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Investments/mutual funds

Japan With Kids - Forums: Consumer Reports: Investments/mutual funds
By Paul Arenson on Tuesday, October 11, 2005 - 3:14 pm:

Trying to find a relatively safe way to increase the value of my savings (American, living in Japan as permanent resident, will retire in 12-15 years and may or may not return to the US) and not nearly enough to retire comfortably on assuming that my current employer does not go bankrupt and default on their severance pay. I have 26 years in the Japanese social insurance program at least. Almost nothing in US Social Security.


Tired of playing Citibank's multimoney investment game with the conversions into and out yen/dollars, I went looking for investment advice and found people alternately liking/disliking Banner Japan here on this board. There was a recommendation for Meyer Assest, but a search on the Internet provides at least one warning about them also, interestingly enough praising Banner. How is one to know?

In general, the criticisms I found on the Net about BOTH companies are recommending things on the basis of their commission and steering people in a way that is more beneficial to them than to you.

SKIP NEXT PART IF NOT INTERESTED IN THE SPECIFICS OF WHAT WAS OFFERED ME...SEE BELOW ON REQUEST FOR MORE INFO


I actually contacted Meyer and they recommended land in Thailand.

My main question to ask someone--not them since I am not sure I would understand their answer; I had enough trouble understanding their recommendations) is apparently, foreigners are not allowed to buy land in their own names, so
this Thai company is set up to do the actual buying. That sounds dishonest....I do not know how common it is. Also, land seems speculative...I cannot see the land. I have to take their word for it. And if the Thai economy is going to grow significantly, then there must be a fund one can invest in instead of a speculative land deal. Also have no idea how liquid the investment is. The brochure makes it sound like it would be easy to liquidate but I would want more than the vague promises of "we are a big company and have lots of customers waiting in the wings" to buy in. If so,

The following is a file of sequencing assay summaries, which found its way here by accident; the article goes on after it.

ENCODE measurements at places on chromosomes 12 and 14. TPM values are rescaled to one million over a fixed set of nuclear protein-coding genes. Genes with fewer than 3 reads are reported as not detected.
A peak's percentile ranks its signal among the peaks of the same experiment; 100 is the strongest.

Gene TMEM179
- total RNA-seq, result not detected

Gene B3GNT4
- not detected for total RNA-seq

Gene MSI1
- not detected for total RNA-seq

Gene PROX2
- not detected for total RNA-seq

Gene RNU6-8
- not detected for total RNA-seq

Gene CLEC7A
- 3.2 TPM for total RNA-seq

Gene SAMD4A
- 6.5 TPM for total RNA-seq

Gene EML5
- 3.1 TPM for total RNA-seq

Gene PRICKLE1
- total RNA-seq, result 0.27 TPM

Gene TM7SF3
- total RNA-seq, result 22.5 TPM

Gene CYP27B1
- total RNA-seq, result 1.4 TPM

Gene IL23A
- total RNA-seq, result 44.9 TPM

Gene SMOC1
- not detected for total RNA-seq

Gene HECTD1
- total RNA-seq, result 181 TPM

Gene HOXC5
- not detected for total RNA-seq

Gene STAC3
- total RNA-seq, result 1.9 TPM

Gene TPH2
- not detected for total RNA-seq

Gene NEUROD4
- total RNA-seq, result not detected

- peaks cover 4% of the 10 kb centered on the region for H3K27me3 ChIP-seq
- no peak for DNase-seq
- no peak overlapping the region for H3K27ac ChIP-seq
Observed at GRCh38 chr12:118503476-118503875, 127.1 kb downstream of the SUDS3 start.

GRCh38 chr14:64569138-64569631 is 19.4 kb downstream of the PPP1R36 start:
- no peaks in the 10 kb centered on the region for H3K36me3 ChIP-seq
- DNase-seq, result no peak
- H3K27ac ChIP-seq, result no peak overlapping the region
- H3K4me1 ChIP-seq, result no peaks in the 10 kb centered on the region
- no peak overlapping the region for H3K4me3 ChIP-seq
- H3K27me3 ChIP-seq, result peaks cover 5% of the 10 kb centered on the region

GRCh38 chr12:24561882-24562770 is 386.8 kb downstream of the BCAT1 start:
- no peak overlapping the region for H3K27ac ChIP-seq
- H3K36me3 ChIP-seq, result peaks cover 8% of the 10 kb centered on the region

why do they need my money in the first place? Why haven't the shares sold out already? If one wanted to get out, how easy or difficult, how quick or cumbersome
would the transaction be?

REQUEST FOR MORE INFO
Well, most of my money is at this point in dollars, after making a little at CB and not wanting to convert back to Yen.

I thought, why not just invest in CDs and funds (muncipal funds?) and other conservative investments in the US, and then someone said it is harder and harder to do this from Japan. And, as said, I am conservative an dnot looking to make a killing if it involves risk or having to stay up 24 hours a day monitoring things, or getting an MBA just to be able to understand financial matters.


What I am looking for is

(1) advice on places to go in Japan, on the Internet, etc. that will help me choose investments that are conservative (not speculative and risky) but that give a guaranteed income at least with no losss of principal--if possible specific recommendations or cautions on companies dealing in these things. In the past I used Fidelity, but that was when I was in the US. And they were hard to communicate with from Japan sometimes. Plus they gave no advice.

Way back when, there was Merril Lynch but they suddenly stopped serving Japan. Until then some friends had highly recommended them.

(2) I know asking for advice on specic instruments (which funds, what type, which CDa, how to spread them out, etc.) is going to bring a lot of subjective opinions. If anyone DOES have any comments, though, feel free. I will be bouncing the ideas off a few other friends who are more financially savvy than me but who do not know much about doing things from Japan.


Thanks.


Paul


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